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Helping an Anxious Child

Seven Things Parents Can Do to Help an Anxious Child

Anxiety is the most common emotional disorder in the United States, and the seeds are sown in childhood. Ten to 15 percent of American children meet the diagnostic criteria for an anxiety disorder. Anxiety can cause sleep disturbance, nausea, digestive problems and other ailments. Countless other children face general anxiety over school pressures, divorce, terrorism and war and similar influences.

Dr. Paul Foxman, of the Center for Anxiety Disorders, has outlined the personality profile of anxious children in his new book, The Worried Child: Recognizing Anxiety in Children and Helping Them Heal (Hunter House, January 2004). He offers concrete strategies and advice for parents and all adults who work with and care for children.

1. Strengthen self-esteem. Teach your child the skill of positive self-talk. Point out that criticism should be taken as feedback for improvement, not judgment.

2. Reign in perfectionism. Distinguish between perfection and "excellence" – doing one's best within reasonable time limits and current resources. Help your child break down tasks into steps, focus on the big picture and view "mistakes" as learning opportunities.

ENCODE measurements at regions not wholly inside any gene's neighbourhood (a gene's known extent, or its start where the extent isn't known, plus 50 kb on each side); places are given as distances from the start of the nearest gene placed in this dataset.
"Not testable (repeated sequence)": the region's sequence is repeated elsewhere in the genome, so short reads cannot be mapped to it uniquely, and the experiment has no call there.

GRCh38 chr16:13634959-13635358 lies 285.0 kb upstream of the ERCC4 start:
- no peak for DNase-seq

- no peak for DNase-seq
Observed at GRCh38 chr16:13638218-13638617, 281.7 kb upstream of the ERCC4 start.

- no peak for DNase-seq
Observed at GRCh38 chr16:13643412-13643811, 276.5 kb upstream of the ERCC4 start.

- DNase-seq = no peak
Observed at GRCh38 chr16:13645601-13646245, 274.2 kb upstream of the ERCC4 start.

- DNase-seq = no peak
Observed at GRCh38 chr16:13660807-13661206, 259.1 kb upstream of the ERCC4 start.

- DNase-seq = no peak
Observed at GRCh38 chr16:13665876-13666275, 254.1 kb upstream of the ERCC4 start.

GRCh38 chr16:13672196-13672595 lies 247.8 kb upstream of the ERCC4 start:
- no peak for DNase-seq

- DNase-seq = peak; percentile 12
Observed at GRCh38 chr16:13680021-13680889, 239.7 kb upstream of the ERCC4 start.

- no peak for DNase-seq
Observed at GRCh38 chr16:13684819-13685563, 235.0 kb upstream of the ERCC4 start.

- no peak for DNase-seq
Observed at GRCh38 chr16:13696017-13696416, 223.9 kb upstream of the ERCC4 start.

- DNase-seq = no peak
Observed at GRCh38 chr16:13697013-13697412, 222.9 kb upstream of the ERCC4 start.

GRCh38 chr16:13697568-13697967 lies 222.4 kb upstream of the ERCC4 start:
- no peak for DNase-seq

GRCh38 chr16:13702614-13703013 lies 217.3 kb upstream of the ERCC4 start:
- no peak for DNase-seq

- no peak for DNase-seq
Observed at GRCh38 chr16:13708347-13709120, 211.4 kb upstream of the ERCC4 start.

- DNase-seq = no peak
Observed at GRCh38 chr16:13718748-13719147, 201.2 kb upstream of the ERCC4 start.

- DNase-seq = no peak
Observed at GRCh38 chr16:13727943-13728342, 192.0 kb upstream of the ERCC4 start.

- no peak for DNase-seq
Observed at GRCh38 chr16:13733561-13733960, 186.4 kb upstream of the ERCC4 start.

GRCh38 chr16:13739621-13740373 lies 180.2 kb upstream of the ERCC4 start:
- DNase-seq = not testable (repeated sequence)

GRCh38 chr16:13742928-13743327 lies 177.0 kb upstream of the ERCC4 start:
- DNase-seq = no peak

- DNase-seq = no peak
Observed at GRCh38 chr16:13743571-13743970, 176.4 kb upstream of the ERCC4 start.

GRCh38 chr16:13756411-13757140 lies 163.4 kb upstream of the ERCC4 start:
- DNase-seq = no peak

3. Develop realistic expectations. Work with your child to set achievable goals so she can experience positive results and gratification. Remind her that enjoyment is an important goal.

4. Control the need for control. Being in control is an attempt to feel safe and secure. Help your child understand that while he cannot control others, he can control his thoughts, feelings and reactions.

5. Learn to relax. Teach relaxation skills and provide opportunities for relaxation, such as reading, music, naps, quiet games and gentle stretching or yoga. Remind your child that play and recreation are necessary for health. Set a good example by practicing what you preach.

6. Plan, don't worry. Help your child understand that worry is not an effective or realistic way to prepare for upcoming events. Show how she can learn to plan instead of worry.

7. Drop the "shoulds." Encourage him to replace "I should" with "I could choose." Emphasize the concept of choice. Distinguish between "wants" and "shoulds."

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